NewsTuberculosis deaths increase in the European region after decades of the fastest...

    Tuberculosis deaths increase in the European region after decades of the fastest decline in the world

    The downward incidence curve stagnated in the region in 2021, for the first time in 20 years.

    On the occasion of World Tuberculosis Day, the World Health Organization (WHO) warned last Friday about the increase in the incidence and deaths from this disease, an increase that has been recorded worldwide for the first time in more than one decade.

    Although in geographical terms the regions where the most cases of tuberculosis were detected, according to the latest available data (from 2021), were the southeast asia (Four. Five %), Africa (23%) and western pacific (18%), slight increases were also detected in the Eastern Mediterranean (8.1%), the Americas (2.9%) and the European region (2.2%).

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    Before the covid-19 pandemic, Europe experienced the world’s fastest decline in tuberculosis incidence and mortality for three years, but in 2021 mortality in the region “increased compared to 2020, and the downward incidence curve stalled for the first time in 20 years“WHO warned.

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    In 2021, a total of 28,100 people died from the disease in the European region, which was an increase of 1.4% compared to 2020, when 27,700 deaths were recorded. In other words, in 2021 every 19 minutes a person died from tuberculosisthree per 100,000 people.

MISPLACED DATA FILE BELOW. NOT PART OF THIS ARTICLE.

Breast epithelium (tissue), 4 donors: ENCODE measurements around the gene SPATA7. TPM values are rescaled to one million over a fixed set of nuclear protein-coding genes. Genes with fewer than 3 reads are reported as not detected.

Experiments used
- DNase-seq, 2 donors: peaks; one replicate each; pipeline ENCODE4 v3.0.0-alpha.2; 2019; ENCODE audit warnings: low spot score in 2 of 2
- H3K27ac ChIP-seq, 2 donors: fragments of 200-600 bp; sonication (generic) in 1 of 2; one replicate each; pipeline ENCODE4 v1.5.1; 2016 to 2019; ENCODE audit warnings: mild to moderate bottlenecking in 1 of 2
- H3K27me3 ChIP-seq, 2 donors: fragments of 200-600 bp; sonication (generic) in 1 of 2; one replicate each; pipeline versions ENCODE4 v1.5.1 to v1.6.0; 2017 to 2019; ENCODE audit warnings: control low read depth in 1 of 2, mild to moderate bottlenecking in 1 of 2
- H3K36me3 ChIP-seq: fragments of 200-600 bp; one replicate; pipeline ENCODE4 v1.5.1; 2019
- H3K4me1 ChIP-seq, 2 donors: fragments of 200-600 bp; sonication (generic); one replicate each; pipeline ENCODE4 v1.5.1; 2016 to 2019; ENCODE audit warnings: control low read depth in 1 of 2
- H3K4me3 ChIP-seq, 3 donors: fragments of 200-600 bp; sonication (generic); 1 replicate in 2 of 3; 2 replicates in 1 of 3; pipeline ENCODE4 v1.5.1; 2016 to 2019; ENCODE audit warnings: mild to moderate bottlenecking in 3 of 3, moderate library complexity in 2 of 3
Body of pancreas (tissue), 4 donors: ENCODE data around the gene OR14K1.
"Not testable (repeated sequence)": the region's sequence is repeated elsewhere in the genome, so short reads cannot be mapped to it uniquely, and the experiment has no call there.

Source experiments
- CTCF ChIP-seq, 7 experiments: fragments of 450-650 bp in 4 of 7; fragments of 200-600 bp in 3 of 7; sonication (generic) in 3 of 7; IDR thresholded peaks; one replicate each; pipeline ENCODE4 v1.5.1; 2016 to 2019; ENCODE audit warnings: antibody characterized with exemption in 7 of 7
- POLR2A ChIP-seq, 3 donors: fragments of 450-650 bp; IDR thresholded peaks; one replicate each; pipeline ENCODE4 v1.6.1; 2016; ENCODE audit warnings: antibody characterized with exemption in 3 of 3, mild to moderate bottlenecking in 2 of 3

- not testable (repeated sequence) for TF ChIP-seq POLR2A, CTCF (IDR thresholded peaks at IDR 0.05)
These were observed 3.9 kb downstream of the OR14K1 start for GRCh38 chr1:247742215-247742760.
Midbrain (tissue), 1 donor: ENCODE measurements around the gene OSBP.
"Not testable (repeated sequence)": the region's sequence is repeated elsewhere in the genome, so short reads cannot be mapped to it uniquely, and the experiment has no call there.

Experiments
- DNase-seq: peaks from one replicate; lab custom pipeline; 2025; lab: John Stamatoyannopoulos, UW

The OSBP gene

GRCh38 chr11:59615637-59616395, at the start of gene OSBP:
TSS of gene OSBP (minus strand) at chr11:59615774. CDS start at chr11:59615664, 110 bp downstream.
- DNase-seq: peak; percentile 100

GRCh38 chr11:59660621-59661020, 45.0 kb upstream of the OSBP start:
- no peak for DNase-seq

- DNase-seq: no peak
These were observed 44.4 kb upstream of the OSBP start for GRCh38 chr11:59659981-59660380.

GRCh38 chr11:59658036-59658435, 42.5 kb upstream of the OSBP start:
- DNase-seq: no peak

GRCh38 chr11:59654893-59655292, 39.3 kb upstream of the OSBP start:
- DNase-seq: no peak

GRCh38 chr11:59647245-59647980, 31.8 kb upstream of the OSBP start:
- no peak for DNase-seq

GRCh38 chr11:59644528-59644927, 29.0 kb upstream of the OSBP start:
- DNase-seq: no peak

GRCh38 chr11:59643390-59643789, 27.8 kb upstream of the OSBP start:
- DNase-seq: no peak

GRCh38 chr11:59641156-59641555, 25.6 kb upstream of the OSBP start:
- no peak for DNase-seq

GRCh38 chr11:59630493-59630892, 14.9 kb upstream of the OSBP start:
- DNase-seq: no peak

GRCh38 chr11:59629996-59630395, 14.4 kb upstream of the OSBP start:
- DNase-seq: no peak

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    The WHO links this trend to the lack of diagnosis and treatment of the disease due to the diversion of health care towards covid-19 when the pandemic broke out. Within the European region, the highest TB mortality rate was observed in Tajikistan, Turkmenistan, Romania, Azerbaijan, Kyrgyzstan, and Ukraine.

    However, “despite the rebound between 2020 and 2021, the incidence rate of tuberculosis in the European region was still 25% lower in 2021 than in 2015“, highlighted the organization in its report last year.

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    In fact, in 2021 it was the European region and the Americas that showed an incidence of tuberculosis considered by the WHO to be “low”with less than 10 cases per 100,000 people per year.

    Source: RT

    This post is posted by Awutar staff members. Awutar is a global multimedia website. Our Email: [email protected]


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